Mosquitoes, Malaria and Man

(Literary Masterpieces, Volume 17)

Gordon Harrison holds a Ph.D. and was trained as a military historian and environmentalist. Prior to writing Mosquitoes, Malaria and Man, he was the author of George C. Marshall: Education of a General (with Forrest C. Pogue) and Earthkeeping. He has served as an environmentalist for the Ford Foundation.

It is very appropriate for a military historian to write a book about mankind’s war against malaria. The parasitic cause of the “fever” spreads through the agency of the Anopheles mosquito, which, after biting an infected person, transmits the parasite by biting a previously uninfected or recovered human host. Since it first engaged the attention of modern researchers, malaria has been dealt with in quasi-military terms. The past century has thus been marked by warfare against the disease. Most of the efforts, as Harrison notes, have been directed against “the enemy”—the mosquito—thus involving the first war of extermination directed deliberately against another species. At present, as Harrison points out, malaria is enjoying a terrifying resurgence in some of the developing countries. Great battles have been won and lost against the disease, but the war will probably continue as a standoff into the indefinite future.

Harrison begins his account with a brief history of malaria extending back to ancient times, noting that scientific interest in malaria was a direct result of the Age of Imperialism. During the late nineteenth century, the United States and a variety of European powers engaged in undisguised, full-scale empire building. The resulting colonial empires were built at the expense of peoples in Latin America, Asia, and Africa. One of the least beneficial aspects of colonialism was the widespread incidence of malaria among white colonizers. As more and more tropical territory passed under European and American control, there was an attendant rise in malaria, and European and American scientists and physicians began the first systematic attempts to understand and check it.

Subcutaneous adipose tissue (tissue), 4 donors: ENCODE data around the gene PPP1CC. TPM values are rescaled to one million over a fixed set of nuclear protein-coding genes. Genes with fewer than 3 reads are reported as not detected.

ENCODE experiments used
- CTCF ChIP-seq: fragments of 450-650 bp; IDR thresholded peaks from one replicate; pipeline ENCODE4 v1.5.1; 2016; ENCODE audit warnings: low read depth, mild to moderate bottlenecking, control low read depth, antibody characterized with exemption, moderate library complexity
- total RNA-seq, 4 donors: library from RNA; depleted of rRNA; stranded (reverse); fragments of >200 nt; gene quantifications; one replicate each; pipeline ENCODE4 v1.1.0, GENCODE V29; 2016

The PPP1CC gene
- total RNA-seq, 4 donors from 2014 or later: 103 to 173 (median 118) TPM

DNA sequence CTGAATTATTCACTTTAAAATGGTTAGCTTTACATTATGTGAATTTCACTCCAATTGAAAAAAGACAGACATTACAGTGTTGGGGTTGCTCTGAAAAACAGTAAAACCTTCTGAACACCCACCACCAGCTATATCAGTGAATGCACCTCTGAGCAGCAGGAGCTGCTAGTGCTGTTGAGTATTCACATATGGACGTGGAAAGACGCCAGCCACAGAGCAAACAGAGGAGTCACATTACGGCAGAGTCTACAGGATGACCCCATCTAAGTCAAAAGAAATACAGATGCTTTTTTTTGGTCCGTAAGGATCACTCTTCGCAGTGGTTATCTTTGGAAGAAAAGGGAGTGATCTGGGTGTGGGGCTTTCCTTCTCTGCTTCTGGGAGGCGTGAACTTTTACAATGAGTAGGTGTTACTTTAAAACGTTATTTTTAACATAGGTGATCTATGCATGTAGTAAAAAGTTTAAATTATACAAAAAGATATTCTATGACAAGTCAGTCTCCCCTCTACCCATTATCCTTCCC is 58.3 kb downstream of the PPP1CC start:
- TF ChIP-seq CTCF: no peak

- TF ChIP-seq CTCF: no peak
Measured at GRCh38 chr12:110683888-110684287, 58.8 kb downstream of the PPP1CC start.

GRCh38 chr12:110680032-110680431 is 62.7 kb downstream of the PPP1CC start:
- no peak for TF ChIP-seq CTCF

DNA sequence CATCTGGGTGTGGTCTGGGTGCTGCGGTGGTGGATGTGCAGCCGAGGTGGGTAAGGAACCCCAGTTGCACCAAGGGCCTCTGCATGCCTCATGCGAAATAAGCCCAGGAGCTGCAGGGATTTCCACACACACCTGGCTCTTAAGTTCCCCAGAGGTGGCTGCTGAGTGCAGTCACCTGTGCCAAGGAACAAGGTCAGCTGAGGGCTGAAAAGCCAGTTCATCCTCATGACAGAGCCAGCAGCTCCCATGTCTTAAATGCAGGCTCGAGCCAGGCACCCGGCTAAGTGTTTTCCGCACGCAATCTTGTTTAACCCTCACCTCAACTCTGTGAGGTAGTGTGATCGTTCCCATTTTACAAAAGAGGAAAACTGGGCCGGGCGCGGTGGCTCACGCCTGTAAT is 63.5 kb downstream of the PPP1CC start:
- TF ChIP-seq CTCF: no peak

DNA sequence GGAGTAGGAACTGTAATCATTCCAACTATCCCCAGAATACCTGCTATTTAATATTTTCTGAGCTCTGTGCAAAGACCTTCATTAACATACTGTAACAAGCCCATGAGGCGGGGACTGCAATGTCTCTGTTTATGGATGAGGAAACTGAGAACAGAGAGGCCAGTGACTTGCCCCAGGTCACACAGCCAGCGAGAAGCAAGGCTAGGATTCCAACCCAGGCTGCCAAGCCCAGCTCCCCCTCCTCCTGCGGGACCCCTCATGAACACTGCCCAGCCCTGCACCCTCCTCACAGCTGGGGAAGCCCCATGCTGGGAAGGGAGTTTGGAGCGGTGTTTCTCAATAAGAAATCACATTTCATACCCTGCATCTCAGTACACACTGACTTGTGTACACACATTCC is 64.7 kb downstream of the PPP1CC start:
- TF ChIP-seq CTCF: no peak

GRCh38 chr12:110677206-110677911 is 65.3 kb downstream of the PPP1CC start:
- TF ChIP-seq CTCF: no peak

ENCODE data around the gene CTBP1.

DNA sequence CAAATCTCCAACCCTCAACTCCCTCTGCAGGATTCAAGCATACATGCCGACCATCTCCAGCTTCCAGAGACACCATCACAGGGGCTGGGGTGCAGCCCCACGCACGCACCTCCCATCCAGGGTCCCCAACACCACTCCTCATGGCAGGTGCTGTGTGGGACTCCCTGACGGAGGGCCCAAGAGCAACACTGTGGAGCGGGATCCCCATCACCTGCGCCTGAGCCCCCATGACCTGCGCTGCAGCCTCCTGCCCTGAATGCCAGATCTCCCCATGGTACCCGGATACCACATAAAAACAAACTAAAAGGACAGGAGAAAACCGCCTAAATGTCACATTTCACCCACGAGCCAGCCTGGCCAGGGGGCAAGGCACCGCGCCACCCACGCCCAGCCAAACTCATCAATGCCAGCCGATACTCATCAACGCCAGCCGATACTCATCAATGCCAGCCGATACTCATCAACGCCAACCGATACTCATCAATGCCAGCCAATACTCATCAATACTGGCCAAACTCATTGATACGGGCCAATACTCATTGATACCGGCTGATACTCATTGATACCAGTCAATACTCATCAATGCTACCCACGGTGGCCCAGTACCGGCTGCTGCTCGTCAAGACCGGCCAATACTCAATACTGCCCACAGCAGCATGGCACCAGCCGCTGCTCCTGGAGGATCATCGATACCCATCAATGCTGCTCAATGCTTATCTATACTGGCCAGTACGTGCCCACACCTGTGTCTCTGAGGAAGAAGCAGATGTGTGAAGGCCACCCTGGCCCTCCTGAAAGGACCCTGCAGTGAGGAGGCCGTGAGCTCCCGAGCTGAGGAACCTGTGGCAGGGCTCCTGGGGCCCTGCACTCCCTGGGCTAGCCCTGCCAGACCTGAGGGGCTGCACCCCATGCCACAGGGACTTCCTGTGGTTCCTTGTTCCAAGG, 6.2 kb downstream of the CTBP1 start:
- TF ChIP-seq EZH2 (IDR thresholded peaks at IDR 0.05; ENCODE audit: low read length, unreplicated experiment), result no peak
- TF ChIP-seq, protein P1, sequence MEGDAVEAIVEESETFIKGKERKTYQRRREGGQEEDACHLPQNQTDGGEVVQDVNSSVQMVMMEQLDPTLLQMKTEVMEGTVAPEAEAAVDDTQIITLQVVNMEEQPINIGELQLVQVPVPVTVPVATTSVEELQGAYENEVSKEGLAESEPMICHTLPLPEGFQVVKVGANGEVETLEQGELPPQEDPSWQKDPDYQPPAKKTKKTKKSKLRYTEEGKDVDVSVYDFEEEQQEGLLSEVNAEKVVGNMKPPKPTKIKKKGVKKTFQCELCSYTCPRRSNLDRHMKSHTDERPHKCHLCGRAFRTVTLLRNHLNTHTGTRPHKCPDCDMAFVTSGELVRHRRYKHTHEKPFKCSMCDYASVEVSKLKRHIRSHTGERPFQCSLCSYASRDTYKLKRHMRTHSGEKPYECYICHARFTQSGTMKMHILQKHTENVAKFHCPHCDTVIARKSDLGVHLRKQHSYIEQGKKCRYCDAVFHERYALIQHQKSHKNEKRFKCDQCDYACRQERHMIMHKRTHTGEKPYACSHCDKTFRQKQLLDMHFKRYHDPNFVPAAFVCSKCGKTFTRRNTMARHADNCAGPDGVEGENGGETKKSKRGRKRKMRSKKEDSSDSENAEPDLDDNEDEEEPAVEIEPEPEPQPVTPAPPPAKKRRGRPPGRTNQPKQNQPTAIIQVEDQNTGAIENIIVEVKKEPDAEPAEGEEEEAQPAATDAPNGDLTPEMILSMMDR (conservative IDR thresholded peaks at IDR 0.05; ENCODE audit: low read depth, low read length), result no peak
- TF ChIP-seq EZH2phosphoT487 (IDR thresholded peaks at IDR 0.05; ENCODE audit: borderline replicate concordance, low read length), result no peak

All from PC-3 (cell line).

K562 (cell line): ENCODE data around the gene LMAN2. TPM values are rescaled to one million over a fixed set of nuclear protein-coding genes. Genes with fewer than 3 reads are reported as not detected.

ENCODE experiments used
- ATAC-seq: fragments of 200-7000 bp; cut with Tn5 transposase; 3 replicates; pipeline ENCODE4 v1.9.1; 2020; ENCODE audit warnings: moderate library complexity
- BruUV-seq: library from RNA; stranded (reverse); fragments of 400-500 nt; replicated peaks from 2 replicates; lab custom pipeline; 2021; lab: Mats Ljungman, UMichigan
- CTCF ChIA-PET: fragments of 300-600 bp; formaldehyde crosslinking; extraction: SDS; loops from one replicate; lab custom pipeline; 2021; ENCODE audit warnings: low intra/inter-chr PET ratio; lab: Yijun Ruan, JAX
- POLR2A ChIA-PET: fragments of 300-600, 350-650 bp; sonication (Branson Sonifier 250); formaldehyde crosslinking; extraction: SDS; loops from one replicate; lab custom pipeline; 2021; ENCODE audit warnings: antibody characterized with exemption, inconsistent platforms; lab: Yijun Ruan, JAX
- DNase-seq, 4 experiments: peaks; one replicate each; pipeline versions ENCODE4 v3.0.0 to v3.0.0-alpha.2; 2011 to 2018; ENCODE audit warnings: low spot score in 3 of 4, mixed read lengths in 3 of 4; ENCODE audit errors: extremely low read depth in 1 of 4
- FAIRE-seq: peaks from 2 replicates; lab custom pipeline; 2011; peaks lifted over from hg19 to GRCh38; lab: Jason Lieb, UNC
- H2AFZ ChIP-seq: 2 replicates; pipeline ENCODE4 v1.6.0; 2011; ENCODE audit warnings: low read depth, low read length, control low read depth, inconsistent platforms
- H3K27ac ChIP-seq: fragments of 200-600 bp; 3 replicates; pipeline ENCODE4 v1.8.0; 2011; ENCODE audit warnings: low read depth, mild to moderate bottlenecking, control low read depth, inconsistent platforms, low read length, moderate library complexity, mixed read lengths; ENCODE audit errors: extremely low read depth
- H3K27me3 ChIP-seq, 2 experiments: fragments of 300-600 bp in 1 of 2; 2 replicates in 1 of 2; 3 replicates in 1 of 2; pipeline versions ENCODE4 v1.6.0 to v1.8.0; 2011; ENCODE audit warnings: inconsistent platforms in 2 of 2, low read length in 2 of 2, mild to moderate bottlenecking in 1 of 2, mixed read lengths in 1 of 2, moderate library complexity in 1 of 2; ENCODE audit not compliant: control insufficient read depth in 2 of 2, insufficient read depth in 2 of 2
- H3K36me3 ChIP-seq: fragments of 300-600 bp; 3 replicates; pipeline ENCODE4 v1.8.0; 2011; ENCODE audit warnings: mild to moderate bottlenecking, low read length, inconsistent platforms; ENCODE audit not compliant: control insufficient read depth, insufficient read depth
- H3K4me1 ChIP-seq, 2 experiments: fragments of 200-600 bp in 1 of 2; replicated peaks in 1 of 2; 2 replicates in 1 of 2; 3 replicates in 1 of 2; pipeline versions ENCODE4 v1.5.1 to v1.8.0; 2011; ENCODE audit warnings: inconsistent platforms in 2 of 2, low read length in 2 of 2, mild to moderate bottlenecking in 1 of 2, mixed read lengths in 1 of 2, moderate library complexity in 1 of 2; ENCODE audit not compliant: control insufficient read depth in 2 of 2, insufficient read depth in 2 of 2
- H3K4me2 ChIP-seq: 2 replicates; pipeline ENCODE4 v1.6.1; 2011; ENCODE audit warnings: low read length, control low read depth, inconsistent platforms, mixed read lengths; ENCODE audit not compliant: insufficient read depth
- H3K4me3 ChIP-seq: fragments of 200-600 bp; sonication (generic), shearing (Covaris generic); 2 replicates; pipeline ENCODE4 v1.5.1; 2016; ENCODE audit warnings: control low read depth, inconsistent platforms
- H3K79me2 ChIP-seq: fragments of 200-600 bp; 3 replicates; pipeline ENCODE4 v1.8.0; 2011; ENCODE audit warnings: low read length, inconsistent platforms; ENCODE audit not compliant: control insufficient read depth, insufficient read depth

Harrison describes the difficulties in first identifying the cause of the disease, nineteenth century medicine being dominated by the “germ theory” of disease at the expense of other analysis. Finally, the parasite was established as the cause of malaria. The next question was, simply, How did human beings ingest the parasite? Was it taken in with the stagnant, impure water so typical of malarial areas? Dr. Patrick Manson, an English researcher, was the first to identify the mosquito as the carrier of the parasite. What Manson did not discover was the process by which the parasite was transferred from mosquitoes to men; this great discovery was made by a central figure of Harrison’s book, Dr. Ronald Ross.

Harrison makes sensitive use of the Ross memoirs and papers to construct his portrait. Ronald Ross...

(The entire section is 1181 words.)